Functioning as the ‘residual balancer,’ the National Grid Electricity Transmission (NGET) is tasked with ensuring real-time alignment of the electricity system between supply and demand. The Balancing Mechanism is one of the tools used by NGET, allowing it to accept offers of electricity and bid for energy at very short notice, thereby maintaining the necessary equilibrium.

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Why are wholesale energy prices rising?

Business energy prices can change for various reasons. While they typically experience fluctuations, there has been a significant increase in electricity prices over the past year. Several factors contribute to this surge:

  1. Inadequate gas storage exists across Britain and Europe, stemming from heightened usage in the first half of 2021.
  2. The year 2021 experienced notably cold temperatures, resulting in an upswing in gas consumption.
  3. Reduced deliveries through European pipelines have led to an escalation in wholesale electricity and gas prices.

Wholesale energy prices forecast

Fluctuations in wholesale energy prices can be substantial, as evident in significant variations reported by Ofgem between 2010 and the beginning of 2020. It’s important to note that due to the vast quantities of electricity traded in the wholesale market, these figures are commonly expressed in terms of a megawatt-hour (MWh), equivalent to 1,000 kWh.

Ofgem’s historical data also reveals that the highest wholesale electricity price for next working day delivery at a constant baseload rate within the 10 years occurred in September 2018 at £67.69 per MWh, subsequently decreasing to £35.93 per MWh in January 2020.

Predicting future UK wholesale electricity and gas prices is challenging because of the dynamic nature of energy price fluctuations. Various factors, such as available supply, environmental incidents, geopolitical events, and consumer demand, come into play.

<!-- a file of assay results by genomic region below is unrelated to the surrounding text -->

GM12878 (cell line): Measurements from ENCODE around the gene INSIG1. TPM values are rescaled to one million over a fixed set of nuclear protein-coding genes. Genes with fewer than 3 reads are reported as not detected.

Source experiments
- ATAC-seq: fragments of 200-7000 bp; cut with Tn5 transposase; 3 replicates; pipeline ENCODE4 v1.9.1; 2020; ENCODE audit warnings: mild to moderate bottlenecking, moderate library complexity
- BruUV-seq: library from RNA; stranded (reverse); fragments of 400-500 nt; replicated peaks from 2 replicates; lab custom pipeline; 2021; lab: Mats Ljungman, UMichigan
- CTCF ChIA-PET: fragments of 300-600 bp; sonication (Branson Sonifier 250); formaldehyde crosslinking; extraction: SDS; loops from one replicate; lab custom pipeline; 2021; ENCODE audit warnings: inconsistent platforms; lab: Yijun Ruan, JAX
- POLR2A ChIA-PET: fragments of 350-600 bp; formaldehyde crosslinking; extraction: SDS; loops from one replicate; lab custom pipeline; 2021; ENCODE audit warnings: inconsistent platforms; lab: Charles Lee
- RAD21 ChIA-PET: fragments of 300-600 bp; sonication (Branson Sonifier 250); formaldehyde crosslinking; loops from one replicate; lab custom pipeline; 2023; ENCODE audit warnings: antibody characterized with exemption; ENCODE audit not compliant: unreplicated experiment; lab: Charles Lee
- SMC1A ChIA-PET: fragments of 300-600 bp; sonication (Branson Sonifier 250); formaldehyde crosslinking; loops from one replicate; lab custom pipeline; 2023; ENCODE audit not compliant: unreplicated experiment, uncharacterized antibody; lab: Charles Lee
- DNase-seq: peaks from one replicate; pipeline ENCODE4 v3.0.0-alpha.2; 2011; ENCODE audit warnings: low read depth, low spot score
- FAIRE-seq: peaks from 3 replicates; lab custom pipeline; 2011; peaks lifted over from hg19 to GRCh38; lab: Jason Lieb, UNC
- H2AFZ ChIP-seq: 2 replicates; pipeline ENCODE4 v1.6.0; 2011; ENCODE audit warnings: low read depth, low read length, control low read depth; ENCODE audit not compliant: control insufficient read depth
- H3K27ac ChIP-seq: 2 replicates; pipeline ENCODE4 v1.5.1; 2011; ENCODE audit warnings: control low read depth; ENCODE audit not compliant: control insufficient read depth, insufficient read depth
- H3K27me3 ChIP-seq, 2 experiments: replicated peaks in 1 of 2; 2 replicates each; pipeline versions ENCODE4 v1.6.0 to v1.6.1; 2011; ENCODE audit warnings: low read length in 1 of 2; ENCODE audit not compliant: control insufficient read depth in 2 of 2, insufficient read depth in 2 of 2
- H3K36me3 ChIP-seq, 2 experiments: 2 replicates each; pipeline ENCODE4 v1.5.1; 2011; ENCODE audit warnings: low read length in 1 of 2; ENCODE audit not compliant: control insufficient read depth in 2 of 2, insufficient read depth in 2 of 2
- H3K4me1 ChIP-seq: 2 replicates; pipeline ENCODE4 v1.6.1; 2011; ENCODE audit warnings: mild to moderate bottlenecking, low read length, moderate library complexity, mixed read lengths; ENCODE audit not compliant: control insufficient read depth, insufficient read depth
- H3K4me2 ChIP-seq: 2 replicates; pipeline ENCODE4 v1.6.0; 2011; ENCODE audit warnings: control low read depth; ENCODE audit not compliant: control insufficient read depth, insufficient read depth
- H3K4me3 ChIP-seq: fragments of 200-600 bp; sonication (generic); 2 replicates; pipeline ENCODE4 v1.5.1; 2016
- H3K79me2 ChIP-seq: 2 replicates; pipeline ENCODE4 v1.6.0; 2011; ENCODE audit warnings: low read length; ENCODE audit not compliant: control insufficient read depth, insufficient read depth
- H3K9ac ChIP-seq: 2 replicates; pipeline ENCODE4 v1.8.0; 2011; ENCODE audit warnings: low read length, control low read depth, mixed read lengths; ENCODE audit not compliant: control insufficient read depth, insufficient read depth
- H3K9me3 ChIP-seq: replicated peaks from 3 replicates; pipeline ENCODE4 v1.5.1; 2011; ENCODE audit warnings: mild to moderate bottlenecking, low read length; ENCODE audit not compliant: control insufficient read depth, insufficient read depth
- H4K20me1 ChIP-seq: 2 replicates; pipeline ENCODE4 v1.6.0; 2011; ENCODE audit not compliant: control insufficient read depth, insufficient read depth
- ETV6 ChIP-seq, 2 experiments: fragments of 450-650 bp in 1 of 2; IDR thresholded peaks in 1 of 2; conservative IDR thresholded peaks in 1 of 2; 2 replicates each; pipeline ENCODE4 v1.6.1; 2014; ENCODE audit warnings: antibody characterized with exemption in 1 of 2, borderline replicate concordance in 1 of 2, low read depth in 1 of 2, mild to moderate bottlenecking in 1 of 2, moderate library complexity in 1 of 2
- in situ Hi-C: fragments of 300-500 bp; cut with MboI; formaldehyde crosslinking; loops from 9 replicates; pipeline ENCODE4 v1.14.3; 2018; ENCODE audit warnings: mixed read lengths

The ongoing COVID-19 pandemic adds an extra layer of uncertainty, significantly impacting gas and electricity markets by contributing to a decline in oil prices and reductions in other fossil fuel prices.

According to the European Parliament, the pandemic’s continued influence on global energy markets hinges on the nature and speed of economic recovery, along with decisions made by policymakers. A swift recovery and a return to typical international trade may lead to a rebound in fossil fuel prices, while a more gradual recovery with reduced global trade could result in sustained low prices, potentially accompanied by structural shifts in the energy market.

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How to buy wholesale electricity

Curious about procuring electricity wholesale prices? While some large industrial businesses with substantial energy consumption levels engage in wholesale electricity purchases, this practice is relatively rare and has emerged only recently. In the majority of cases, businesses opt for purchasing energy through the retail market, involving transactions with suppliers rather than direct dealings with electricity generators themselves.

When seeking the optimal deal, navigating the retail market rather than the wholesale one becomes crucial. Given the multitude of companies, suppliers and tariff options, identifying a competitive business energy deal can be overwhelming. However, there are straightforward steps you can take to facilitate the process and ensure you secure the right contract for your business.

Compare gas and electricity prices with Business Energy Comparison

At Business Energy Comparison, we scour the market to find the cheapest energy deals for your business. Our dedicated team can conduct a thorough market search on your company’s behalf.

Whether your business operates in industrial premises, warehouses, shops, offices, or any other sector, and regardless of your company’s size, we are equipped to help your business compare the market to find the best energy tariff avaliable.